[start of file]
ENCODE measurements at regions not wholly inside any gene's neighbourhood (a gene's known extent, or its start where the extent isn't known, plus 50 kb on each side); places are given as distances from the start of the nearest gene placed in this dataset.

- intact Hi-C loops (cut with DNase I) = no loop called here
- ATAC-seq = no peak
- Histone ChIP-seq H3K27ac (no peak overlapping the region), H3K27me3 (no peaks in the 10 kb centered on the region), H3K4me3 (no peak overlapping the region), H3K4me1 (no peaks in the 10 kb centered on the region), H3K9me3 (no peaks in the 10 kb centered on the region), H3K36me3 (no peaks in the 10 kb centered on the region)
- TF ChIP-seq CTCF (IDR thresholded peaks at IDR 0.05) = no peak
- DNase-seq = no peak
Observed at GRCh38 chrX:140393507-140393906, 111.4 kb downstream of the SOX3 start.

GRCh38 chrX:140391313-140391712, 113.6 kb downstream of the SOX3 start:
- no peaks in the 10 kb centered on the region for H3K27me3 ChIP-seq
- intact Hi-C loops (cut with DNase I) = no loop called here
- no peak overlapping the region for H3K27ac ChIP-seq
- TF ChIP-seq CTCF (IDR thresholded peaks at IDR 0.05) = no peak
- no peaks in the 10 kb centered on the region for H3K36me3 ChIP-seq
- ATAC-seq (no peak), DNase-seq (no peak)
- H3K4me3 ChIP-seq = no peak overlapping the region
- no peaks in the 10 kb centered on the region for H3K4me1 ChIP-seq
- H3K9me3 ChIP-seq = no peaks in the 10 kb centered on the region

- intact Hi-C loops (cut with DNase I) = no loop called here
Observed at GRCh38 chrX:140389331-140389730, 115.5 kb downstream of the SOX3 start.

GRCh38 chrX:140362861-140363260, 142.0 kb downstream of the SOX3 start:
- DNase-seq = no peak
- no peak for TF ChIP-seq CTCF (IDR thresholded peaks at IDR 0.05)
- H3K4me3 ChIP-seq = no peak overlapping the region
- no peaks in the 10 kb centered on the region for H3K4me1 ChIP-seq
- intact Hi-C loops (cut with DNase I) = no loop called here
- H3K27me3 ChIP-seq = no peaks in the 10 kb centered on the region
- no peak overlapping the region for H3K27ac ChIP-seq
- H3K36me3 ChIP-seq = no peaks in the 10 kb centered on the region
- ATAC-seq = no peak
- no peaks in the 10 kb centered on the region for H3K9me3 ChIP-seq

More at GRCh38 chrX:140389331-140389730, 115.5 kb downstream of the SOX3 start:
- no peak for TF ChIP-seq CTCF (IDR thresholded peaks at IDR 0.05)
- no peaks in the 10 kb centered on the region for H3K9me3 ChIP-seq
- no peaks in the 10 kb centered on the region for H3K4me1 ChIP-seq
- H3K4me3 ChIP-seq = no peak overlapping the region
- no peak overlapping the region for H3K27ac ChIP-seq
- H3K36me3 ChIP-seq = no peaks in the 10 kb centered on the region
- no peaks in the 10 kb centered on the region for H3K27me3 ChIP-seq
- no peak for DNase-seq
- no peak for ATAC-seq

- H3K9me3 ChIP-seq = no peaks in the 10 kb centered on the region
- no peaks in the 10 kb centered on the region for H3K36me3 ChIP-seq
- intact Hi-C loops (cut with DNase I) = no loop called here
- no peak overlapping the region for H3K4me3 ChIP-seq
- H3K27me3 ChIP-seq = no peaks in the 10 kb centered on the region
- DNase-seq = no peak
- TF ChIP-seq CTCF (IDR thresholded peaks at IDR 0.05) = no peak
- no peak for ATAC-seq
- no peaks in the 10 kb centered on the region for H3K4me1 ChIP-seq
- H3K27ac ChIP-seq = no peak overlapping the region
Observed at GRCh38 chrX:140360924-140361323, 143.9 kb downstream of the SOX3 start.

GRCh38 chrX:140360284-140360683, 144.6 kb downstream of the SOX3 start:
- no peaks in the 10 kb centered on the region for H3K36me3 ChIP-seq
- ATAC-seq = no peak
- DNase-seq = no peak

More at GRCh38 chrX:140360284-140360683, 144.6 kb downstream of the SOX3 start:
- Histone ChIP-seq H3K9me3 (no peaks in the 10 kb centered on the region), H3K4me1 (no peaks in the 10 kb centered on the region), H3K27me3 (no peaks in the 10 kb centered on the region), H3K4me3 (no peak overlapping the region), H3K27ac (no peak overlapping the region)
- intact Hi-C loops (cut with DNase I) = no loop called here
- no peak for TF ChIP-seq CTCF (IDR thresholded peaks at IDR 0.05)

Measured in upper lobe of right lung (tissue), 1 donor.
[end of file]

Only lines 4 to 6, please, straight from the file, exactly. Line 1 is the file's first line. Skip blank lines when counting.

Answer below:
- Histone ChIP-seq H3K27ac (no peak overlapping the region), H3K27me3 (no peaks in the 10 kb centered on the region), H3K4me3 (no peak overlapping the region), H3K4me1 (no peaks in the 10 kb centered on the region), H3K9me3 (no peaks in the 10 kb centered on the region), H3K36me3 (no peaks in the 10 kb centered on the region)
- TF ChIP-seq CTCF (IDR thresholded peaks at IDR 0.05) = no peak
- DNase-seq = no peak